Heart - Dreamboat Annie Live

Dreamboat Annie Live

(Shout! Factory)

First Appeared in The Music Box, December 2007, Volume 14, #12

Written by Matt Parish

Fri December 7, 2007, 06:45 AM CST


In the opening interview featured on Dreamboat Annie Live, Ann Wilson describes the setting in which Heart was born: "In 1975Ė1976, there was a line down the center. You were either a disco queen or you were a singer songwriter like Carly Simon or Joni Mitchell. There was no mold for women rockers at all. We kinda made our own mold."

With Dreamboat Annie, Heartís groundbreaking debut, the doors for women in rock broke open and blew away, forever and completely. Hypnotized by The Beatlesí legendary appearances on the Ed Sullivan Show, Ann and Nancy Wilson refocused their casual interest in singing and playing, and they galvanized their dream of rock ínĎ roll success by disregarding their gender entirely. Moving to Vancouver because Ann Wilsonís then-boyfriend was there avoiding the draft for the Vietnam War, the group "holed up" and worked on its sound. After some time and a few successful buzz-worthy gigs covering songs from male-dominated bands such as Led Zeppelin and The Who, Heart was signed to Mushroom Records. The rest was history.

A lot of the songs on Dreamboat Annie grew from the Wilson sistersí frustration over their countryís involvement in the Vietnam War. Crazy on You was written to address their dissatisfaction with the state of the world, and it made a plea for everyone to open their hearts to each other. This mantra of peace and harmony from these self-proclaimed "love zealots" helped to fuel Dreamboat Annieís thematic and timeless songs. Nancy Wilson has referred to the outing as an ambitious piece of work that "is not just innocent and lucky."

Now, some 30 years later, Shout! Factoryís Legendary Albums Live series of CD and DVD releases features Heartís first concert performance of Dreamboat Annie in its entirety. Since many of the best shows of the 1970s were never recorded ó due largely to technological infancy ó a project like this provides a way of peeking into the past and imagining what it must have been like to hear these songs for the first time. Anyone who lived through the era certainly understands what an impact Dreamboat Annie had. Magic Man and Crazy on You were in constant rotation on the radio, and deeper cuts, such as the title track, were huge fan favorites.

For a show that was 30 years in the making, Heartís performance of Dreamboat Annie is rather gritty and loose. There are several near-miss notes on Magic Manís signature, leading intro. Nancy Wilson even does a double-take by stopping and starting again during her legendary acoustic assault during Crazy on You. Although these "warts and all" moments easily could have been eliminated by re-recording the song or by careful studio doctoring, the Wilson sisters have never been the type to pull their punches or pull wool over the eyes of their fans.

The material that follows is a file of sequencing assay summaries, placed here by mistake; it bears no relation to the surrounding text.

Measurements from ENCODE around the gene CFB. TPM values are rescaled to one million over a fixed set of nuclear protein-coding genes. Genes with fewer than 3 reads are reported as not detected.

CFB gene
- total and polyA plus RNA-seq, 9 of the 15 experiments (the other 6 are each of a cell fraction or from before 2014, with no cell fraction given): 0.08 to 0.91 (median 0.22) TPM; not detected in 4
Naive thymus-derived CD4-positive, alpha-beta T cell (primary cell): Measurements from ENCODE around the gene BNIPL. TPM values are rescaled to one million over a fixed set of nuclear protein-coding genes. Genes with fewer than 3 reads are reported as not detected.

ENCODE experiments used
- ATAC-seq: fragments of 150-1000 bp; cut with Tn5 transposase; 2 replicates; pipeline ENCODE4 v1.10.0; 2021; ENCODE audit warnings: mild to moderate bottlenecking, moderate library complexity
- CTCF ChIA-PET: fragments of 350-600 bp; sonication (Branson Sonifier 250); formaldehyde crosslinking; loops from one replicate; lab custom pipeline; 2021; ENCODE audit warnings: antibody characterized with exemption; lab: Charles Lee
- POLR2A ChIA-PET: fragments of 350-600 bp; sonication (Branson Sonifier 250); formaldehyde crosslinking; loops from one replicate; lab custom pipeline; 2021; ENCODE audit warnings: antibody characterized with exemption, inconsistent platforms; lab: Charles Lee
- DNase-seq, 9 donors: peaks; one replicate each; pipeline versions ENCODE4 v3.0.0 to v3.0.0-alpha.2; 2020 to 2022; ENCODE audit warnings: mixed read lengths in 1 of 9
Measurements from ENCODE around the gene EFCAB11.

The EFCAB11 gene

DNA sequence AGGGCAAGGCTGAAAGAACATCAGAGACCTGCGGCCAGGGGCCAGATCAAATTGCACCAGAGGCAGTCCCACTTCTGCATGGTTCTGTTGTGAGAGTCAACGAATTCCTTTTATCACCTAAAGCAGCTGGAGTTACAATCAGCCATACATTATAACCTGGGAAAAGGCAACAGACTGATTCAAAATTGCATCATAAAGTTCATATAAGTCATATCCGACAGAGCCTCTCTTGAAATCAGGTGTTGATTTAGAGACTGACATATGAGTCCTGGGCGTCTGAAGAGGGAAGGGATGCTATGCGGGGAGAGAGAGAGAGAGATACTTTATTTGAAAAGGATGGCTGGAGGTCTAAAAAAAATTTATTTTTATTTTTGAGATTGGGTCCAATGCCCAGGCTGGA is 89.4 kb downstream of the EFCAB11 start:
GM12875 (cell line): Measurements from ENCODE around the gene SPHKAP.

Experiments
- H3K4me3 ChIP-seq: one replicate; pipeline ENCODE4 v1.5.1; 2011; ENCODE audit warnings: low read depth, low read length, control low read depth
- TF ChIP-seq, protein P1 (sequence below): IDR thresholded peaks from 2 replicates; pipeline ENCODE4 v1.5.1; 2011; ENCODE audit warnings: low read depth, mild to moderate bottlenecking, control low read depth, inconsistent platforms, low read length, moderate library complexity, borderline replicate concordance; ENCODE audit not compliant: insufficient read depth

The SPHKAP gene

After the triple-punch opening of Magic Man, Crazy on You, and Dreamboat Annie, Heart settles into its lesser-known album cuts. Aided by the wonderful Stockholm Strings, Soul of the Sea, (Love Me Like Music) Iíll Be Your Song, and Sing Child assume a dreamier ambience than the original versions. Each is reinvented here in a lush landscape of layered vocals and violins. This concert, however, is by no means a sleeper. Ann Wilsonís vocals have never been better, and she literally shreds her way through the performance, showing why she always has been regarded as one of rock ínĎ rollís finest singers and leading ladies.

To be able to hear this record performed all the way through in a live setting is akin to finding a doorway to the past. Yet, it also provides relevant commentary about the present. When Ann Wilson sings, "Even though there's a scar still fresh from the war/Donít think about it no more/Let new love flow," it is impossible not to think about the troops currently serving our country and protecting our way of life.

The encores that are featured on Dreamboat Annie Live form a very interesting combination of Heartís influences. After treating the audience with Mistral Wind, a gem from Dog and Butterfly, Ann Wilson introduces what she calls, "a few songs that showed you what we were listening to when we were writing the songs for Dreamboat Annie." Curiously, Heart then proceeded to cover a tune that was recorded several years after Dreamboat Annieís release: Pink Floydís Goodbye Blue Sky. Perhaps, the selection was meant to continue the antiwar theme that was such a strong part of their inspiration for the album, or maybe it was meant to promote Wilsonís solo endeavor Hope & Glory. The result, though, is that anyone who understands rock history will find her statement a little jarring.

Fortunately, Dreamboat Annie Liveís other songs are more timetable-friendly. Heartís blistering recreations of Led Zeppelinís Rock and Roll and Misty Mountain Hop as well as its glorious, show-closing rendition of The Whoís Love, Reign Oíer Me not only have long been a part of the bandís repertoire, but they also have become fan favorites. In the end, Heart, with the help of the Stockholm Strings, has recreated what its halcyon days were like. It turned its performance at the Orpheum Theatre in April 2007 into a stellar concert that was stuffed to the brim with rock íní rollís essential ingredients...passion, power, and Heart. starstarstarstar

Dreamboat Annie Live [CD] is available from
Barnes & Noble. To order, Click Here!

Dreamboat Annie Live [DVD] is available from
Barnes & Noble. To order, Click Here!



1 Star: Pitiful
2 Stars: Listenable
3 Stars: Respectable
4 Stars: Excellent
5 Stars: Can't Live Without It!!


Copyright © 2007 The Music Box